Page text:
The March edition of the GSV's award-winning quarterly journal Ancestor is now out.
Members will receive it in hard copy by mail or can read it as a flipbook or a PDF in the Members Area of our website, thus saving paper and running costs for the GSV.
Back copies are also available via the website - helping you with your home de-cluttering!
' In the March 2021 we open with the runner-up from last year’s Writing Competition, Susan Wight’s article about her Webster forebears who made soda water in a number of locations in Victoria and southern New South Wales. Also included is one of the short-listed articles from 2020 and one from 2019. Bernard Metcalfe tells of the hard but eventful life of Jane Hughes and her family on the gold diggings of central Victoria in the 1850s to 1880s. Claire Dunlop invites us to consider how the life of her ancestor worked out after a most disadvantageous start.
We also feature the first two articles in a series on female publicans. Leonie Elliss writes about her widowed ancestor Mary Delany who successfully ran both a hotel and a drapery store in the former mining town of Gordon. Margaret Vines speculates on what prompted the widowed Johanna O’Donnell to take on the licence of the North Fitzroy Arms hotel.
Have you ever wondered whether to use the word baptism or christening? In our back page feature, Robert Gribben, explains the origin of the terms and how any perceived differences may have arisen.
Phillip Crane’s ‘DNA News and Notes’ explains how he needed to use conventional genealogical research techniques married to his autosomal DNA results to make sense of the true relationship to one of his ancestors.
Senior New Zealand genealogist, Bruce Ralston has generously prepared this issue’s ‘How to’ article on researching your New Zealand genealogy. It is a very comprehensive article and is sure to be referred to frequently. We particularly thank Bruce for this important contribution.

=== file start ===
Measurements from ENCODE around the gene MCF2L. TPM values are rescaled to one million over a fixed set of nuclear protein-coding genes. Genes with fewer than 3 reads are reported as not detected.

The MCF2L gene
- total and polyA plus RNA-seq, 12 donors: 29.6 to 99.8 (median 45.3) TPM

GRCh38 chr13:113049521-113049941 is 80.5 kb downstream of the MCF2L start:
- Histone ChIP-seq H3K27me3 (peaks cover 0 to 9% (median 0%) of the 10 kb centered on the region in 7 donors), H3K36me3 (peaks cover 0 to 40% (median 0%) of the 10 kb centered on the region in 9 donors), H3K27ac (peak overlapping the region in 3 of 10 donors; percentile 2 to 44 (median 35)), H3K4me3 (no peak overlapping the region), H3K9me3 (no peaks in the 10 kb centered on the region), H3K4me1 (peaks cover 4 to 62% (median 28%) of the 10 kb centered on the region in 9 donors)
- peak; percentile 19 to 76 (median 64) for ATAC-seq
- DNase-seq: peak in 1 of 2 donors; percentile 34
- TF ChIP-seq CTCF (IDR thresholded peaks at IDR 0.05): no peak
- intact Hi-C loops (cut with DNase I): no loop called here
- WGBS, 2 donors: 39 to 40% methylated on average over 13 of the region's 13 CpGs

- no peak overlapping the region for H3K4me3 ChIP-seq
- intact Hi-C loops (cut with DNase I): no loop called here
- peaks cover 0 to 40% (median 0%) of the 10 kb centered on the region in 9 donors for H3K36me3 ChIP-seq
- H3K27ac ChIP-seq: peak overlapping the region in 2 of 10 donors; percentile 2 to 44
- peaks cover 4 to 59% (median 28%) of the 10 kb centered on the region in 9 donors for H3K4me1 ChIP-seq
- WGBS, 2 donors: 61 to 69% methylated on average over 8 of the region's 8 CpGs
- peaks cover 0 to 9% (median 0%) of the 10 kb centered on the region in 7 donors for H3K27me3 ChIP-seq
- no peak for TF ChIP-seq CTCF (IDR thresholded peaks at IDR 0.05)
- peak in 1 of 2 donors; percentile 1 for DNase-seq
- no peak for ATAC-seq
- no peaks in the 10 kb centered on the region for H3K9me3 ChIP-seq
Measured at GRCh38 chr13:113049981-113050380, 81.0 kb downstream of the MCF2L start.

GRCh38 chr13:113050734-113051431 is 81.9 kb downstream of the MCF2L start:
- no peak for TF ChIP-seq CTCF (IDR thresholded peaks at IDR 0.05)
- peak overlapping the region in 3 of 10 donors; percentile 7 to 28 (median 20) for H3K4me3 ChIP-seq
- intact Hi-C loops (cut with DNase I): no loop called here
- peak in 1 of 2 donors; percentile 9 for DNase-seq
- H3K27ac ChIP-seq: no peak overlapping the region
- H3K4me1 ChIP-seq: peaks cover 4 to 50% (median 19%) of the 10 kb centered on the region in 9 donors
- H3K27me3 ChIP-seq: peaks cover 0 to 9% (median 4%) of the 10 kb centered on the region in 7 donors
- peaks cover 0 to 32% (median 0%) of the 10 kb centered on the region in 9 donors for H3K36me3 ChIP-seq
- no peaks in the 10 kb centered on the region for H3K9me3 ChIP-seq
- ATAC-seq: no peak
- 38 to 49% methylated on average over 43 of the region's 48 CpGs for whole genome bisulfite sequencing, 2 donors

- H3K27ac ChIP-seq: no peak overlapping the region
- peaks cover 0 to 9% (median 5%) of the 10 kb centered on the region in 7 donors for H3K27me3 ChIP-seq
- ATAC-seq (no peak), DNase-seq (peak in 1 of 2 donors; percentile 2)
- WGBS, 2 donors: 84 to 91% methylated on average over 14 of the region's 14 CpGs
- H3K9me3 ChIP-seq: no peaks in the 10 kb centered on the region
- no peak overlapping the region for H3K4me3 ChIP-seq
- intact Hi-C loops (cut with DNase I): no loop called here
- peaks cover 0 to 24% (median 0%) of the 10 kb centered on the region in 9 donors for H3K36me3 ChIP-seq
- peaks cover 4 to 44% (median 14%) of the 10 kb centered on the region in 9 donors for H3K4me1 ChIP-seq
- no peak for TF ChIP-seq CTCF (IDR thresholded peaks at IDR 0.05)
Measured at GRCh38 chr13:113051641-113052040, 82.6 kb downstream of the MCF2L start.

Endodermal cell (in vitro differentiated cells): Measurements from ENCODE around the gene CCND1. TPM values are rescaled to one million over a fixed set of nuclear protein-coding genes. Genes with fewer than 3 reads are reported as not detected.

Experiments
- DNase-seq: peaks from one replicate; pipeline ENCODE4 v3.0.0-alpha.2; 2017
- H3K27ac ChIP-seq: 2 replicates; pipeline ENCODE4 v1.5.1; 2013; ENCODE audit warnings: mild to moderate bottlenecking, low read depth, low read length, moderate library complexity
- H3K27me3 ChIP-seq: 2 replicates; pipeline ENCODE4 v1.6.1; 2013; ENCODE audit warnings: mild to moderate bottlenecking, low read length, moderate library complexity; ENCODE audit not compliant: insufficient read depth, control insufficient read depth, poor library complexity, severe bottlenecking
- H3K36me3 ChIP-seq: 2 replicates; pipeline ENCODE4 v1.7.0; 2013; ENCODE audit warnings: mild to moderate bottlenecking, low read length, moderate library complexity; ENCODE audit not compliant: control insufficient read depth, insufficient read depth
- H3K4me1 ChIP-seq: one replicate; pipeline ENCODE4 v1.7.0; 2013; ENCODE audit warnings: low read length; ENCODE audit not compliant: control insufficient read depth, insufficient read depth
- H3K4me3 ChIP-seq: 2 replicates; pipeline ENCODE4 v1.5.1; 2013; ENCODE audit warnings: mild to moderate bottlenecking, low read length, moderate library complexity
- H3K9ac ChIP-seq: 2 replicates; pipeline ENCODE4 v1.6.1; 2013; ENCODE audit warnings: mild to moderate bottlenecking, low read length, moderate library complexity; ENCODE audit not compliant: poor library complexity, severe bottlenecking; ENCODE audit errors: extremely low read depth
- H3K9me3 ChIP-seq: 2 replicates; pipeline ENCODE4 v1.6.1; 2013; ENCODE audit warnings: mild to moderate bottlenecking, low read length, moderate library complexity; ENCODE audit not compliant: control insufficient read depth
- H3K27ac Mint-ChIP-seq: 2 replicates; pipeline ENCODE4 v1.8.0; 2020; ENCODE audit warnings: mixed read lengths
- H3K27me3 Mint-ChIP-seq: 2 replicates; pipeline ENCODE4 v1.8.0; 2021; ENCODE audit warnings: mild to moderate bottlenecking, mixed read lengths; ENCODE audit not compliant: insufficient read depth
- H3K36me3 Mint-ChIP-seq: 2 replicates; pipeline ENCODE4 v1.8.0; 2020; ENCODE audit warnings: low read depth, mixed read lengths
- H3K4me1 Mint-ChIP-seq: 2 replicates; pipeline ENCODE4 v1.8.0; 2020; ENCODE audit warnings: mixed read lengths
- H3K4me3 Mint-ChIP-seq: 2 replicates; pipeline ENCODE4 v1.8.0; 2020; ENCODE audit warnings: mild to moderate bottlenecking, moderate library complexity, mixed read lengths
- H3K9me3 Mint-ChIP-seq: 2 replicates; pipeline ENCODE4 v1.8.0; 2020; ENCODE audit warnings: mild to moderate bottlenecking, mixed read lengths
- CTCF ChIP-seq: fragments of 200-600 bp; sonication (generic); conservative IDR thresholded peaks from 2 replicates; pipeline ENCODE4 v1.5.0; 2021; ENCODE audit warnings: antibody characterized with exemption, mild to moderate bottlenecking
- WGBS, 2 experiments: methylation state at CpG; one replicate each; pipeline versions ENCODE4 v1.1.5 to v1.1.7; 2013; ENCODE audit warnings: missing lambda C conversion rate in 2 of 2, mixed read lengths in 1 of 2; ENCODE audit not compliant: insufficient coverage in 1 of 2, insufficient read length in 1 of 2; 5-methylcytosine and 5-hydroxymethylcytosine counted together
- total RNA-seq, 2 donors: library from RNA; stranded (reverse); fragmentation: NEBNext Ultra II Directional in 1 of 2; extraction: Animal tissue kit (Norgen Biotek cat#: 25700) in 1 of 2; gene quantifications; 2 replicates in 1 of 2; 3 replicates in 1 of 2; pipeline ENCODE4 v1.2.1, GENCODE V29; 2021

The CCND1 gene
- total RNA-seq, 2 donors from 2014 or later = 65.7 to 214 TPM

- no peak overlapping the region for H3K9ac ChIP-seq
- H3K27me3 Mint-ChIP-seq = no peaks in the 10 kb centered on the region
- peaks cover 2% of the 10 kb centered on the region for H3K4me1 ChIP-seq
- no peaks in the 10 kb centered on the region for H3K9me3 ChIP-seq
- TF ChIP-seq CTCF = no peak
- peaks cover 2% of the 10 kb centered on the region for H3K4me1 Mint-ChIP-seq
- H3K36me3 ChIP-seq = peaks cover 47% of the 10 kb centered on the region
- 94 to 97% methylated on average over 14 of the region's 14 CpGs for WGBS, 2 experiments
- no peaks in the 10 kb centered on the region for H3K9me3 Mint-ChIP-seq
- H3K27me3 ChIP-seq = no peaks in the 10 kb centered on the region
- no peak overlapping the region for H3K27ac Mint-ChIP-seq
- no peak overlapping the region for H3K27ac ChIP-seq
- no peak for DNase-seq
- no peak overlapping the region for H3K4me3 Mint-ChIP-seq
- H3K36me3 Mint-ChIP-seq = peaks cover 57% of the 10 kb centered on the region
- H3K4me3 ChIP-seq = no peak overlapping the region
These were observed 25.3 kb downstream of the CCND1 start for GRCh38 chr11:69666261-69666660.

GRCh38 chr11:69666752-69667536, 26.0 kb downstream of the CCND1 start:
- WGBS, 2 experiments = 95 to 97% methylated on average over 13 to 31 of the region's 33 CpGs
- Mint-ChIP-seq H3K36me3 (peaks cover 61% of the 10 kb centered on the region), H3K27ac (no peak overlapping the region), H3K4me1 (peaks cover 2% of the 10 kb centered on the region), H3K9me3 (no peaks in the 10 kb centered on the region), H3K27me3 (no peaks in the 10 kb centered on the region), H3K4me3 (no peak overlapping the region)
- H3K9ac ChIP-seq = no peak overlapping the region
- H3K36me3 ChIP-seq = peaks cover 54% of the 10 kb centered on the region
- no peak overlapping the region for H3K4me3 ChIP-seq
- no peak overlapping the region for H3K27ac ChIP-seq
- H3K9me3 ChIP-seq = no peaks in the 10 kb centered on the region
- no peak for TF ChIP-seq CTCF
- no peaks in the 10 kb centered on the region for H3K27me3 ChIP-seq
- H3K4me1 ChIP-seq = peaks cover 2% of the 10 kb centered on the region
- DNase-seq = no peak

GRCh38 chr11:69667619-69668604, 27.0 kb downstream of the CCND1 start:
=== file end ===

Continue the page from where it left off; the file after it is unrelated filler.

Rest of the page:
Submissions for Members Queries have been diminishing over recent times, so we have decided to discontinue this page. We advise members to use the forum membershelpmembersto get help with their queries.
Finally, be sure to read the President’s report about our new home. This is an exciting new development and we are looking forward to being able to visit, but please check the website for Covid-19 restrictions.'
- Barbara Beaumont, Ancestor Editorial Team
Entries are now invited for the
2021 GSV Writing Prize.
Closes 4 pm 27 August 2021.
You too may be published in future Ancestor journals.
Purpose of the Prize
- to encourage the writing of family history
- to provide an opportunity for recognition and publication
- to publish the winner as an example of quality family history writing
You can see details about the Prize on the website under 'ANCESTOR' here https://www.gsv.org.au/gsv-writing-prize
The Prize was first awarded in 2013. Past winners are:
2013 Kath McKay: Finding Shakespeare in family research
2014 Anne Cavanagh: Elizabeth and the Doctor elope: the story of Elizabeth Ware
2015 Marilyn Fordred: Every photo tells a story
2016 Emma Hegarty: Finding Mary Jane
2017 Helen Pearce: Thomas Owen: the skeleton in the family’s closet
2018 Helen Pearce: Daniel Elphinstone: his son’s secret exposed
2019 Louise Wilson: Masters of the Road
2020 Brian Reid: 'Tom were the naughty lad'.
The Judges's report on the 2020 Prize is available on the website to help you think about your entry this year.
There is plenty of time between now and August. But it is important not to leave your writing to the last minute, as it will benefit from having time to review and reflect on it, before your final rewrite.
Happy reading ... and writing!
Don't forget there is no family history without the writing part.